Natural capital restoration and economic efficiency

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dc.contributor.advisor Craig, John en Vesely, Éva-Terézia en 2020-07-08T05:00:28Z en 2020-07-08T05:00:28Z en 2009 en
dc.identifier.uri en
dc.description Full text is available to authenticated members of The University of Auckland only. en
dc.description.abstract Restoration is becoming an increasingly important intervention as more ecosystems become degraded and demands for their services continue to grow. Ecological input has traditionally dominated restoration decision-making, but there have been numerous calls for a broadening of the included perspectives. Economics is a recent candidate through the conceptualisation of restoration as investment in natural capital. To support the inclusion of micro-economic input into restoration decision-making, different strands of conceptual thinking in relation to natural capital, ecosystem restoration, and nature valuation were drawn together to develop an integrative framework that illustrates how economic (and cost) efficiency can guide restoration decision-making. The suggested framework has 3 inter-related elements: the first element links a series of micro-economic tools to the different stages of the adaptive restoration process; the second element describes a process for selection among the tools, and the third element provides a process for the practical implementation of the tools. Three case studies are used to reflect on the framework and investigate potential challenges with the micro-economic analysis of restoration projects. The case studies cover the avoidance of a quantitative reduction in the urban tree estate of 15 New Zealand cities, soil organic matter recovery at Pukekohe, Palmerston North and Oamaru, and the ecological restoration of the Tiritiri Matangi offshore island. The case studies provided support for the potential of economic efficiency to drive natural capital restoration. However, the practical application of economic analysis in a restoration context was found to be challenging from a number of perspectives: Iack of costing data, incomplete understanding of ecosystems, substitution and complementarity among restoration projects, non-market multidimensional outcomes, Iong time frames and risk and uncertainty. In such a context, cost-benefit analysis, the tool for measuring economic efficiency, does not necessarily yield firm numerical results; rather, it is a general framework for carefully accounting for the varied effects of restoration projects. A multi-disciplinary, experimental, pragmatic and adaptive approach to the economic assessment of restoration projects, accompanied by peerreview and communication with the decision-makers, are recommended for the economic input to achieve its potential in a restoration context. en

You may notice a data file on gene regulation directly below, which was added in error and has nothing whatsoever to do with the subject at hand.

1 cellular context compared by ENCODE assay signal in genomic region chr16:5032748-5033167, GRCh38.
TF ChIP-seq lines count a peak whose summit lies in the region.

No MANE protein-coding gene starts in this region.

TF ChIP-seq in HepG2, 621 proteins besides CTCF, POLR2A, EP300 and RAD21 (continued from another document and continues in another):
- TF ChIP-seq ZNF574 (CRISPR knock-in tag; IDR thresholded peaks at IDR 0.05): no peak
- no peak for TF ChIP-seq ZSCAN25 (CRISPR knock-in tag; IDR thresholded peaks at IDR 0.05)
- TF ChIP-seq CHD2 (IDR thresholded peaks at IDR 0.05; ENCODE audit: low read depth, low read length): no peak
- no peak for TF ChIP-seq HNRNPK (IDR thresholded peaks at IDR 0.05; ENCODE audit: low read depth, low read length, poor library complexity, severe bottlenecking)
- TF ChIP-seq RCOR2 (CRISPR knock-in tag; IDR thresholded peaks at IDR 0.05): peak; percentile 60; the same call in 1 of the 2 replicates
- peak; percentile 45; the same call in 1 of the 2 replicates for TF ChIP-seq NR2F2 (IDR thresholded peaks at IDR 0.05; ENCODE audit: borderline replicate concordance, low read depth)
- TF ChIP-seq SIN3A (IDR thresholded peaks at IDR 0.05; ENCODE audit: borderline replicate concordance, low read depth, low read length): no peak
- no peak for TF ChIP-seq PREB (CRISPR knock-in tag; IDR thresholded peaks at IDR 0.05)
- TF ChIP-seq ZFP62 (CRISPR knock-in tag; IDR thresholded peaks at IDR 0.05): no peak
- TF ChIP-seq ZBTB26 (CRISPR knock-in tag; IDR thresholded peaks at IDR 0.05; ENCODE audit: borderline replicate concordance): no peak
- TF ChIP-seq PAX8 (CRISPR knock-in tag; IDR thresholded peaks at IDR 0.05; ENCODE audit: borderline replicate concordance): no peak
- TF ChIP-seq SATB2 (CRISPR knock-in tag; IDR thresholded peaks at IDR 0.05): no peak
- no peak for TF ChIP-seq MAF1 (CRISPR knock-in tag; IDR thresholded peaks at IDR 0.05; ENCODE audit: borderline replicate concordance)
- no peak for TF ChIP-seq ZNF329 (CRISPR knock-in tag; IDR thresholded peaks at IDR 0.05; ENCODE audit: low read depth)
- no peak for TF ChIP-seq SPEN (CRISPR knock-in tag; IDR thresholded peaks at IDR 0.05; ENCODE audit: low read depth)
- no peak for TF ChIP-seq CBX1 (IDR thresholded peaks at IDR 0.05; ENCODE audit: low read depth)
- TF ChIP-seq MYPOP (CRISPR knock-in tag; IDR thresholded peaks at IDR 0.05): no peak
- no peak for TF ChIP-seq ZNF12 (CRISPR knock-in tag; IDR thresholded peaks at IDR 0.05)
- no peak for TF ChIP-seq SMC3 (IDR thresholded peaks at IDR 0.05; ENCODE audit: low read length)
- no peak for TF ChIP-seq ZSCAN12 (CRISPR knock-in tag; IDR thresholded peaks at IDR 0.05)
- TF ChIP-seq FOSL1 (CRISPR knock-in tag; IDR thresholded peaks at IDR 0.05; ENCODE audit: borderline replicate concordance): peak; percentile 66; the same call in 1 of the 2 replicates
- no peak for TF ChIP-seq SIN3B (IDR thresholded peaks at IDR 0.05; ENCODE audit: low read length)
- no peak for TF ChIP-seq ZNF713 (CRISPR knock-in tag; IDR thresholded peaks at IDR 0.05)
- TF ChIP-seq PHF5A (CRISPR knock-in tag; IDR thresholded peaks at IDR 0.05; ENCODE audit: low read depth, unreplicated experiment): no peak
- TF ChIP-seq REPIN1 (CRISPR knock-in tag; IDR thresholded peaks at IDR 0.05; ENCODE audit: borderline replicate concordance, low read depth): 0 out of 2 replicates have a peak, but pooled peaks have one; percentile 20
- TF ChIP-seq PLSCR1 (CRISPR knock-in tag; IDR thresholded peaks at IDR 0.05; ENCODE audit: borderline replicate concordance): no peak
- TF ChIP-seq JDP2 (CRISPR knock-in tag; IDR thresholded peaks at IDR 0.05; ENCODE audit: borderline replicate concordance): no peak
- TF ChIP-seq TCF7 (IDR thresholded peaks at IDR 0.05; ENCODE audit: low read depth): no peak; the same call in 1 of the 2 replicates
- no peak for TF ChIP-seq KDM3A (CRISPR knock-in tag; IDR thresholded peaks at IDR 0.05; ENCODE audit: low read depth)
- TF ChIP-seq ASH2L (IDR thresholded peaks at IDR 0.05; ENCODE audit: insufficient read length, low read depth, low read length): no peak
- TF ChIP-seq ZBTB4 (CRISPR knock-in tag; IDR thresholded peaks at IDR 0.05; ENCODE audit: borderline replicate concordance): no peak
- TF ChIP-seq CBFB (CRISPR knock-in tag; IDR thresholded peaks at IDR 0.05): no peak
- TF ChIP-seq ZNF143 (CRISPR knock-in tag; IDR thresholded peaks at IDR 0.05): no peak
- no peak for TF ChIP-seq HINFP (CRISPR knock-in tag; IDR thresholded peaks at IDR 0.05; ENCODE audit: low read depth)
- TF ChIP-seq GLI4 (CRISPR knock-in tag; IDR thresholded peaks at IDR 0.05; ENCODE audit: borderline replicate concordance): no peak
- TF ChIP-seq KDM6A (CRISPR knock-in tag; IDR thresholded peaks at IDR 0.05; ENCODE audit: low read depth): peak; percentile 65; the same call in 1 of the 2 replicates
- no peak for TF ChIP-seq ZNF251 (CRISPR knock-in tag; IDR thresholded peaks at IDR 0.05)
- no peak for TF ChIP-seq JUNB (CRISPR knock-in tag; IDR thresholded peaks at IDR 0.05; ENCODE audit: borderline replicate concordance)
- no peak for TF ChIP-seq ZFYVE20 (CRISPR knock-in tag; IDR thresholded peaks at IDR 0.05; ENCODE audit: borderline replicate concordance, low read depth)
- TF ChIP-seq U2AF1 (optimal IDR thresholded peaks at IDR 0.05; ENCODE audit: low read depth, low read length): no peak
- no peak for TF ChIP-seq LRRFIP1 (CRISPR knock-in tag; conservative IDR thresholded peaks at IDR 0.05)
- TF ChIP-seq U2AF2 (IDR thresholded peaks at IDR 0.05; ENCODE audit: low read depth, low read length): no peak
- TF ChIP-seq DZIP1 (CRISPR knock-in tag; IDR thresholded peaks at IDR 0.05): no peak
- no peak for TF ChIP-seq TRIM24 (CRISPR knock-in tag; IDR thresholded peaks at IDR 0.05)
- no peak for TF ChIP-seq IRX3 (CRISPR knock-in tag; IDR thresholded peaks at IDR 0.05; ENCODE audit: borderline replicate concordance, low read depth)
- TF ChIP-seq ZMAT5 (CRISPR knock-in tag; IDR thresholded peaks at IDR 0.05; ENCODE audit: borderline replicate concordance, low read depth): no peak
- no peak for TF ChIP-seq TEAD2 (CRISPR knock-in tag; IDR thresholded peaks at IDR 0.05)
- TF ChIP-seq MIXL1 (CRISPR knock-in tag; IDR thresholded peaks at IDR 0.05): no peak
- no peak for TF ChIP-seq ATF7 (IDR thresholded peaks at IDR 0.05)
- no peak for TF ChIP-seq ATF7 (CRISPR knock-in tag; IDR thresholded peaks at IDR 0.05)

dc.publisher ResearchSpace@Auckland en
dc.relation.ispartof PhD Thesis - University of Auckland en
dc.relation.isreferencedby UoA99191302114002091 en
dc.rights Items in ResearchSpace are protected by copyright, with all rights reserved, unless otherwise indicated. en
dc.rights Restricted Item. Full text is available to authenticated members of The University of Auckland only. en
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dc.title Natural capital restoration and economic efficiency en
dc.type Thesis en The University of Auckland en Doctoral en PhD en
dc.rights.holder Copyright: The author en

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